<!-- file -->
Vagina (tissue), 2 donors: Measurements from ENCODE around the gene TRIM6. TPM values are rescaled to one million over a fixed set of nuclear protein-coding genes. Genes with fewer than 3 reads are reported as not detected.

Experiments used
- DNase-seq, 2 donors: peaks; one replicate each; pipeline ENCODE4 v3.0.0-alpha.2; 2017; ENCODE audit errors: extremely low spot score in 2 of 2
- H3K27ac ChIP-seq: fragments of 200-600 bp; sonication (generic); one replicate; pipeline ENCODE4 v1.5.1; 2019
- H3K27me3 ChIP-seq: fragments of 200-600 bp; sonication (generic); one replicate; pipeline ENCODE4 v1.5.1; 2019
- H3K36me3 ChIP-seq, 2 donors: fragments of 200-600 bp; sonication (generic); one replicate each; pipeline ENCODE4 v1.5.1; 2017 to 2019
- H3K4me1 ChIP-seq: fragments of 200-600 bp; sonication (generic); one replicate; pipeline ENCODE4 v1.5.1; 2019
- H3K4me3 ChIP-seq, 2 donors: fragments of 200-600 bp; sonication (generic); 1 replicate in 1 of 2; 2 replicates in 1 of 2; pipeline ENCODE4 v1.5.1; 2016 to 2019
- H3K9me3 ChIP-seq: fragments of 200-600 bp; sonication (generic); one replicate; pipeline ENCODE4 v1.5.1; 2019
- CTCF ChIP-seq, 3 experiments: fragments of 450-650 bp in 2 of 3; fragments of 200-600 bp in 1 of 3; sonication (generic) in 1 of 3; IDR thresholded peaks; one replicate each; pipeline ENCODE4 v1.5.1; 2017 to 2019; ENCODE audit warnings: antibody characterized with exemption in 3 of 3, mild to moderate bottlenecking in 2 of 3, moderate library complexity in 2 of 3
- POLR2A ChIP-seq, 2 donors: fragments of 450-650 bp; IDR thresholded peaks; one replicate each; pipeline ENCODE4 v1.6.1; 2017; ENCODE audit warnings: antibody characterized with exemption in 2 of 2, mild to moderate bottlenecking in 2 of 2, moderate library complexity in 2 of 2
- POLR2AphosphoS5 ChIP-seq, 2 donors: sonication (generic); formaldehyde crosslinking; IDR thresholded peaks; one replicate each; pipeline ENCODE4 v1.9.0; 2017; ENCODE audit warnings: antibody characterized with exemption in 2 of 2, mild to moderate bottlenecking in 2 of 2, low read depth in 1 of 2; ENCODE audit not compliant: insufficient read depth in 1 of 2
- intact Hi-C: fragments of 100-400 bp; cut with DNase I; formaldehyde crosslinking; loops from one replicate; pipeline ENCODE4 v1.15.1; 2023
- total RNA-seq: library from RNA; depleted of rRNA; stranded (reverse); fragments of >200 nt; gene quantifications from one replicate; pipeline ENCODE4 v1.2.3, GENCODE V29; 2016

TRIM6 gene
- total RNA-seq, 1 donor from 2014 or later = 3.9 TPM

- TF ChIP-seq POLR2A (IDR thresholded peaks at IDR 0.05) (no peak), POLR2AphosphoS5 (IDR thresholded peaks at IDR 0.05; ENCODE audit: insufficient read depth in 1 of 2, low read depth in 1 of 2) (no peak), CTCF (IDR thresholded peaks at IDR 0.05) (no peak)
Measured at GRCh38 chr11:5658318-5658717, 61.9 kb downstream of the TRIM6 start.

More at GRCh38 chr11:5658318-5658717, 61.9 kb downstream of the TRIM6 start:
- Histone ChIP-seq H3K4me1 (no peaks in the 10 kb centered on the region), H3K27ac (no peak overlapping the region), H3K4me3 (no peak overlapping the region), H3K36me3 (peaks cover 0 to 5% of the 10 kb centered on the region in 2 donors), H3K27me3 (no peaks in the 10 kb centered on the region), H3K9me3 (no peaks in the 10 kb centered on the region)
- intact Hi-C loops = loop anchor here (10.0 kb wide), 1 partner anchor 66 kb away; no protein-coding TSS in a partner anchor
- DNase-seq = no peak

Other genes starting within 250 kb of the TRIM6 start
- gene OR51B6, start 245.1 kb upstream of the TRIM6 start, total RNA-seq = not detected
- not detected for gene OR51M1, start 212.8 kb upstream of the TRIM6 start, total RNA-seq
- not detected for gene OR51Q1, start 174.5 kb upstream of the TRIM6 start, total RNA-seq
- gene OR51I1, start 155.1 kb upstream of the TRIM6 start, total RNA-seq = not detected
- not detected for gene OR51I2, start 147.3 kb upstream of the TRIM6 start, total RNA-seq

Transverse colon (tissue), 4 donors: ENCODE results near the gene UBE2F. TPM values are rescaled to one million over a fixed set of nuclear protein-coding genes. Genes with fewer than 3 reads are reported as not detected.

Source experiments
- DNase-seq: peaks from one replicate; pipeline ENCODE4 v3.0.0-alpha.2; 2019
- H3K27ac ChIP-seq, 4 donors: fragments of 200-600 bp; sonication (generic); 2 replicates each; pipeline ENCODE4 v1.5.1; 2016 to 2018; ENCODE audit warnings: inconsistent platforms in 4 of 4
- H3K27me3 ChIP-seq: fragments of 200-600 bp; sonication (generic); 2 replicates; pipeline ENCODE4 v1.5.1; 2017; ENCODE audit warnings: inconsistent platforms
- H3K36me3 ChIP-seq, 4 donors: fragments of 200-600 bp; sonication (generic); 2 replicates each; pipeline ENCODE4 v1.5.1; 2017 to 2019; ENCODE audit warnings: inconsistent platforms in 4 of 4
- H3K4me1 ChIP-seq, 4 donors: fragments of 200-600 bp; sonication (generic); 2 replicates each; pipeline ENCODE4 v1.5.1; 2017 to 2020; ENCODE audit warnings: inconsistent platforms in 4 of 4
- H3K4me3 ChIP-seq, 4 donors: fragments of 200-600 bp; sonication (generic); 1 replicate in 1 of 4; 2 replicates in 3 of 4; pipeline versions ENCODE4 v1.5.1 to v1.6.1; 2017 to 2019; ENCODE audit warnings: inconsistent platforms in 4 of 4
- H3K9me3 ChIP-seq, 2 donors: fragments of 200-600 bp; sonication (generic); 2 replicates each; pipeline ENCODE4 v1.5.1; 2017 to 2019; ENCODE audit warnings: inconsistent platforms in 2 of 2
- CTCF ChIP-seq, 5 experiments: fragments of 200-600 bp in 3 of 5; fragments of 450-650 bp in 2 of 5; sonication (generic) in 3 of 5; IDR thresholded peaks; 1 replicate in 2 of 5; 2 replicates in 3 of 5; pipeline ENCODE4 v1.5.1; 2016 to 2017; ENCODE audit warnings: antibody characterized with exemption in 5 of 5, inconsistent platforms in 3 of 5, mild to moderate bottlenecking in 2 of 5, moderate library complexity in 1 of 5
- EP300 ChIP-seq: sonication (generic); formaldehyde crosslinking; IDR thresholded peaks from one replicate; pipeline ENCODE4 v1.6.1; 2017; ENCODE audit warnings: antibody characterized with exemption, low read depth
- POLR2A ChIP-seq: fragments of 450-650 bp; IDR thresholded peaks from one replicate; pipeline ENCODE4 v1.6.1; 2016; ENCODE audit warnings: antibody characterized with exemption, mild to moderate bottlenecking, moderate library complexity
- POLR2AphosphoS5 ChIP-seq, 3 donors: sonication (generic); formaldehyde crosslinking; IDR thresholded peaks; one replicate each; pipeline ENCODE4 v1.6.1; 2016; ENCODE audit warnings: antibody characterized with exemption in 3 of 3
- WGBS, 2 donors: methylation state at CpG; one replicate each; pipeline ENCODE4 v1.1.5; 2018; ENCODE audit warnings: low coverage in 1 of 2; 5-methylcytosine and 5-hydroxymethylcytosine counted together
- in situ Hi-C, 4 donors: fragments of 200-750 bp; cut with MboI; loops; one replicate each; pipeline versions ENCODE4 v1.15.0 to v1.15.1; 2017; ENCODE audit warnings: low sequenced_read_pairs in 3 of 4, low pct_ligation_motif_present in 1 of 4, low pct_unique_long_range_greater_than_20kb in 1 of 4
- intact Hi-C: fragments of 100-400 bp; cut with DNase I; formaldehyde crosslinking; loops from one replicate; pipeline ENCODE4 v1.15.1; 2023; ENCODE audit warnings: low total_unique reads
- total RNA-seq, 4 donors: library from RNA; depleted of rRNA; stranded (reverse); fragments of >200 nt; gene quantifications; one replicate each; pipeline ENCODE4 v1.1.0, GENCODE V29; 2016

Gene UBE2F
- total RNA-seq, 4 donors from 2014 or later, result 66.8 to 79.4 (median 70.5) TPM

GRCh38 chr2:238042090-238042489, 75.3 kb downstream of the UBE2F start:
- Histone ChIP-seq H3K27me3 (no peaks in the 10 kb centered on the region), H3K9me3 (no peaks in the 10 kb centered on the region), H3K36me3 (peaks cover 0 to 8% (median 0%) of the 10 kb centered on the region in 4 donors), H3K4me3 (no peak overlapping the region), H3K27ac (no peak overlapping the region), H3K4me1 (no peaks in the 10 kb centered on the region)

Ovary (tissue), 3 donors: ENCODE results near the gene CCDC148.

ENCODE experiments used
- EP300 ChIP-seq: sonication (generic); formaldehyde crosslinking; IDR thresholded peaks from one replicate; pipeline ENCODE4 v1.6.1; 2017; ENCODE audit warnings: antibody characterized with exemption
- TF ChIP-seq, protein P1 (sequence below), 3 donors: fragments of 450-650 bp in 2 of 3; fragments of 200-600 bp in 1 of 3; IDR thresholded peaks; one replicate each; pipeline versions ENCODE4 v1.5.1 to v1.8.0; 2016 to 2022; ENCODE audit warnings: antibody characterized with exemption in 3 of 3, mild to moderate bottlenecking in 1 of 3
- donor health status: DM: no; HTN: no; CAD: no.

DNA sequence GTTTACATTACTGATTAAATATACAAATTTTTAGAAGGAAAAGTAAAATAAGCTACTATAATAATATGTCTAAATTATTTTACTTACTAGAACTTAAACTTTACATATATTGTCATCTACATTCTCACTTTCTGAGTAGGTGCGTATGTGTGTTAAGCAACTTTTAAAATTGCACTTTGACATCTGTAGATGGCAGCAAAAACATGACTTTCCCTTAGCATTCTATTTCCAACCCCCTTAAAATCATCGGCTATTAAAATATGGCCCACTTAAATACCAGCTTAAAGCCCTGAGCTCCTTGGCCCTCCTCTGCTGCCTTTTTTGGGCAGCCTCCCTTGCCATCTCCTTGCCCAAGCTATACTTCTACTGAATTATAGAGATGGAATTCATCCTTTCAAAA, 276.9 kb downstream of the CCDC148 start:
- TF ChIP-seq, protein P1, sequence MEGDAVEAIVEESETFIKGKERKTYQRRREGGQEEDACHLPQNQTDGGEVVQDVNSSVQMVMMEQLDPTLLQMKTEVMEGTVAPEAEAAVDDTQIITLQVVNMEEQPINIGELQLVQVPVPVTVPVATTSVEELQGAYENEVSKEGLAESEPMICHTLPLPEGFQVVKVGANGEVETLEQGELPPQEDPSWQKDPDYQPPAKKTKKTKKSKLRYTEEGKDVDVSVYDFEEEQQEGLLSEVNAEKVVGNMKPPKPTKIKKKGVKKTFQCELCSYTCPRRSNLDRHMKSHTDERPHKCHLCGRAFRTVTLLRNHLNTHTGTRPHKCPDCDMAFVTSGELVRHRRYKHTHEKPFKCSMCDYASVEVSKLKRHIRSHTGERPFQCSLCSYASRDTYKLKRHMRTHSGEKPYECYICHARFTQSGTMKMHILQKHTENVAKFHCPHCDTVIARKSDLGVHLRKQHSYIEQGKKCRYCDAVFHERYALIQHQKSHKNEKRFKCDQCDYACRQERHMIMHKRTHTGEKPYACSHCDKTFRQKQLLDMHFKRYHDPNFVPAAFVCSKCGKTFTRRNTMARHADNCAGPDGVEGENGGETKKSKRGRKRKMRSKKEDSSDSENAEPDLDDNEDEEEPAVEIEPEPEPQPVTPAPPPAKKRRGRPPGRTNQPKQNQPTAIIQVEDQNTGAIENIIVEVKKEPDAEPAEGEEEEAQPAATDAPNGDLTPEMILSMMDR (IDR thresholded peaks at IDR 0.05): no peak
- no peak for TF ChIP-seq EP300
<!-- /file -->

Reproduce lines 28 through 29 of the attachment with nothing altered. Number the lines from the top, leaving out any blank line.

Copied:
- not detected for gene OR51I2, start 147.3 kb upstream of the TRIM6 start, total RNA-seq

Transverse colon (tissue), 4 donors: ENCODE results near the gene UBE2F. TPM values are rescaled to one million over a fixed set of nuclear protein-coding genes. Genes with fewer than 3 reads are reported as not detected.